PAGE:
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Edited by Sandeep Parmar
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Categories: 20th Century, Women
Publisher: Carcanet Press
Paperback (320 pages)
(Pub. Sep 2011)
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eBook (EPUB) Needs ADE!
(Pub. Sep 2011)
(Pub. Sep 2011)
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Hope Mirrlees (1887-1978) has long been regarded as the lost modernist. Her extraordinary long poem Paris (1920), a journey through a day in post First World War Paris, was considered by Virginia Woolf ‘obscure, indecent, and brilliant’. Read today, the poem retains its exhilarating daring. Mirrlees’s experimentalism looks forward to The Waste Land; her writing is integral to the twentieth-century canon.
And yet, after Paris, Mirrlees published no more poetry for almost half a century, and her later poems appear to have little in common with the avant garde spirit of Paris. In this first edition to gather the full span of Mirrlees’s poetry, Sandeep Parmar explores the paradoxes of Mirrlees’s development as a poet and the complexities of her life.
Sandeep Parmar was the first scholar to gain access to the Mirrlees Archive at Newnham College, Cambridge, and her edition includes many previously unpublished poems discovered there in draft form. The text is supported by detailed notes, including a commentary on Paris by Julia Briggs, and a selection of Mirrlees’s essays. The generous introduction provides the most accurate biographical account of Mirrlees’s life available. Mirrlees’s Collected Poems is an indispensible addition to a reading of modernism.
Julia Briggs OBE was Professor of Literature and Women’s Studies at De Montfort University. Among her many influential publications were a biography of E. Nesbit and her acclaimed Virginia Woolf: An Inner Life. She died in 2007.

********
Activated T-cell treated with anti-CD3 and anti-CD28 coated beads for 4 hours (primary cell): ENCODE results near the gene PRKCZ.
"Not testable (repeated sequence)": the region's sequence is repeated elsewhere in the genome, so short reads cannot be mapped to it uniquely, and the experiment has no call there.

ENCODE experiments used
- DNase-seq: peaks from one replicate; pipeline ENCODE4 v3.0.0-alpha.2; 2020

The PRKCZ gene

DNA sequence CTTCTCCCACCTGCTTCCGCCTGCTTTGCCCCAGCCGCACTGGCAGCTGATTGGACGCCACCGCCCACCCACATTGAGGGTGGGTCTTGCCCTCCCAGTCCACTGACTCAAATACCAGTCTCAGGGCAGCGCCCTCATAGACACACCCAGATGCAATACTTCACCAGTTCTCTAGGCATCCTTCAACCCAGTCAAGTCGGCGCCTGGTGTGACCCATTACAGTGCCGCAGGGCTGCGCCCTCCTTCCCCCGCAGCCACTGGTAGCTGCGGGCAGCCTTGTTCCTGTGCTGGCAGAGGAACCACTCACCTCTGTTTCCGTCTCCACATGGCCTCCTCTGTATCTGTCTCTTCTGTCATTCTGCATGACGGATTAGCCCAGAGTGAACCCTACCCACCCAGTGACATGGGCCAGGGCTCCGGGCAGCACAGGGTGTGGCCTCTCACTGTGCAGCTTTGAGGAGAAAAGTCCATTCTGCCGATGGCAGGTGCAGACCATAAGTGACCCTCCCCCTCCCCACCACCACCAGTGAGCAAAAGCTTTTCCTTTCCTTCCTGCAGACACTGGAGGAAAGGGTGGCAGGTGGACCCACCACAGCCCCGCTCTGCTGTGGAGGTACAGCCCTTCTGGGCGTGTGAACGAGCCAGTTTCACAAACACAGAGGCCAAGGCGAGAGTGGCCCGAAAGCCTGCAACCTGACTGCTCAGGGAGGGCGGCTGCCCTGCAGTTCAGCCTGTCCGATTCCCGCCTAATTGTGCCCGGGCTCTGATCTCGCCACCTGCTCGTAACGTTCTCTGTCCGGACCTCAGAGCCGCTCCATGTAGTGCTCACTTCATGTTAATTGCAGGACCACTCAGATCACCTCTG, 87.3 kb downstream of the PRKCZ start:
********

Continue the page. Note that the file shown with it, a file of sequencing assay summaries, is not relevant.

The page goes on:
Cover Painting Juan Gris (1887-1927), Breakfast, 1915. Oil on canvas. Musée Nationale d’Art Moderne, Centre Pompidou, Paris / Peter Willi / The Bridgeman Art Library
A Note on the Text xlix
Select Bibliography lii
Hope Mirrlees, ca. 1920 liv
PARIS: A POEM (1920) 1
MOODS AND TENSIONS (1976)
The Copper-Beech in St. Giles’ Churchyard 22
The Death of Cats and Roses 24
A Skull 25
Et in Arcadia Ego 26
The Land of Uz 28
The Glass Tánagra 30
The Legend of the Painted Room 30
‘Une Maison Commode, Propre, et Belle...’ 32
The Rendez-Vous 32
Bertha frightens Miss Bates 33
In a Pagan Wood 36
Sickness and Recovery at the Cape of Good Hope in Spring 37
Winter Trees 40
A Portrait of the Second Eve, Painted in Pompeian Red 43
Amor Fati 45
Heaven is Not Fairyland 45
A Meditation on Donatello’s Annunciation in the Church
of Santa Croce, Florence 46
A Doggerel Epitaph for My Little Dog, Sally 51
Jesus Wept 52
PREVIOUSLY UNPUBLISHED POEMS AND TRANSLATIONS
I’d like to get into your dreams 55
Crossed in Love 55
Love Lies Dying 56
To Mrs Patrick Campbell 57
To Jean, Who Loves Faerie-tales 58
The Moon-Flowers 59
Carpe Diem 61
My Soul Was a Princess 61
The Moon-Maid 62
from My Mother’s Pedigree 63
The Faerie Changelings 64
‘Some talk of Alexander and some sing Monty’s praise’ 65
A Friendship 66
The Shooting Stars 66
Ostia Antica 67
The Toad 67
The Invocation, by Anna de Noailles 68
Dusk, by Albert Samain 70
Some Aspects of the Art of Alexey Mikhailovich Remizov (1926) 75
Listening in to the Past (1926) 85
An Earthly Paradise (1927) 90
The Religion of Women (1927) 94
Gothic Dreams (1928) 98
Bedside Books (1928) 102
NOTES AND APPENDIX
Commentary on Paris, by Julia Briggs 113
Notes on the Poems and Essays 129
Appendix: ‘To Her. A twilight poem’, by Jane Ellen Harrison 138
Index of Titles and First Lines 141
'Sandeep Parmarâs edition of Hope Mirrleesâ poetry is a testimony to modern scholarship and provides a missing piece of the British modernist jigsaw.'
Matthew Mitton, Women: A Cultural Review
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